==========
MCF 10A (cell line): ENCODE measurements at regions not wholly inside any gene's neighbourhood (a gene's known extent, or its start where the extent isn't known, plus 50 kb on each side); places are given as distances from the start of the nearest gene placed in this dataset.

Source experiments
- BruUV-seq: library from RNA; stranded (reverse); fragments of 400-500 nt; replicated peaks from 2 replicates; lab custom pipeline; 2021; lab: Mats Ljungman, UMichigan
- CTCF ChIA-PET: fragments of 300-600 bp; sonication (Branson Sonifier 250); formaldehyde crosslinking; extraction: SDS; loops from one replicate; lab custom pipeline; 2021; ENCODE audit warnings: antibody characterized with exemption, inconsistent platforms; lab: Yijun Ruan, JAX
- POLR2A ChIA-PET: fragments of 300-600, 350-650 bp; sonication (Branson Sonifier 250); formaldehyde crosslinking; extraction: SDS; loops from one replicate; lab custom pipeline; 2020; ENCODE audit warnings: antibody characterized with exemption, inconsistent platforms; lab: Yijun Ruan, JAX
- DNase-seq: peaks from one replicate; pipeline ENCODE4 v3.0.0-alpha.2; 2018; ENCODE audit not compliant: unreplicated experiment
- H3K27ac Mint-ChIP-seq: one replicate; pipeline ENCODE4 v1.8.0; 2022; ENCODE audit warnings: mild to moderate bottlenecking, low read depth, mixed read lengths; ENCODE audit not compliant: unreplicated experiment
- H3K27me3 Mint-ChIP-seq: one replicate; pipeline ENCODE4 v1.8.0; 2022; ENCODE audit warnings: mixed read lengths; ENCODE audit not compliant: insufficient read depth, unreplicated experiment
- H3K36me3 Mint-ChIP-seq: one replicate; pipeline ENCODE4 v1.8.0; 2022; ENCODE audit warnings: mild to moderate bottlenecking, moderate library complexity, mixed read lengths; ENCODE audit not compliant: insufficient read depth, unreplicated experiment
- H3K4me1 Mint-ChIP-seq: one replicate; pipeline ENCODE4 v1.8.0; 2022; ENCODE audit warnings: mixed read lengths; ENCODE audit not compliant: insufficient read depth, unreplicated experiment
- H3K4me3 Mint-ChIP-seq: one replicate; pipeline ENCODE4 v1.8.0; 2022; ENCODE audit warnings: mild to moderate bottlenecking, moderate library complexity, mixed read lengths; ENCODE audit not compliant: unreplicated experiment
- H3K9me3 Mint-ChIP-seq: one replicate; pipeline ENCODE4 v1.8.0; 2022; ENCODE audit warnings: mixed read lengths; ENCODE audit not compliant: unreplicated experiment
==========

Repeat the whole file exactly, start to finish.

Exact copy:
MCF 10A (cell line): ENCODE measurements at regions not wholly inside any gene's neighbourhood (a gene's known extent, or its start where the extent isn't known, plus 50 kb on each side); places are given as distances from the start of the nearest gene placed in this dataset.

Source experiments
- BruUV-seq: library from RNA; stranded (reverse); fragments of 400-500 nt; replicated peaks from 2 replicates; lab custom pipeline; 2021; lab: Mats Ljungman, UMichigan
- CTCF ChIA-PET: fragments of 300-600 bp; sonication (Branson Sonifier 250); formaldehyde crosslinking; extraction: SDS; loops from one replicate; lab custom pipeline; 2021; ENCODE audit warnings: antibody characterized with exemption, inconsistent platforms; lab: Yijun Ruan, JAX
- POLR2A ChIA-PET: fragments of 300-600, 350-650 bp; sonication (Branson Sonifier 250); formaldehyde crosslinking; extraction: SDS; loops from one replicate; lab custom pipeline; 2020; ENCODE audit warnings: antibody characterized with exemption, inconsistent platforms; lab: Yijun Ruan, JAX
- DNase-seq: peaks from one replicate; pipeline ENCODE4 v3.0.0-alpha.2; 2018; ENCODE audit not compliant: unreplicated experiment
- H3K27ac Mint-ChIP-seq: one replicate; pipeline ENCODE4 v1.8.0; 2022; ENCODE audit warnings: mild to moderate bottlenecking, low read depth, mixed read lengths; ENCODE audit not compliant: unreplicated experiment
- H3K27me3 Mint-ChIP-seq: one replicate; pipeline ENCODE4 v1.8.0; 2022; ENCODE audit warnings: mixed read lengths; ENCODE audit not compliant: insufficient read depth, unreplicated experiment
- H3K36me3 Mint-ChIP-seq: one replicate; pipeline ENCODE4 v1.8.0; 2022; ENCODE audit warnings: mild to moderate bottlenecking, moderate library complexity, mixed read lengths; ENCODE audit not compliant: insufficient read depth, unreplicated experiment
- H3K4me1 Mint-ChIP-seq: one replicate; pipeline ENCODE4 v1.8.0; 2022; ENCODE audit warnings: mixed read lengths; ENCODE audit not compliant: insufficient read depth, unreplicated experiment
- H3K4me3 Mint-ChIP-seq: one replicate; pipeline ENCODE4 v1.8.0; 2022; ENCODE audit warnings: mild to moderate bottlenecking, moderate library complexity, mixed read lengths; ENCODE audit not compliant: unreplicated experiment
- H3K9me3 Mint-ChIP-seq: one replicate; pipeline ENCODE4 v1.8.0; 2022; ENCODE audit warnings: mixed read lengths; ENCODE audit not compliant: unreplicated experiment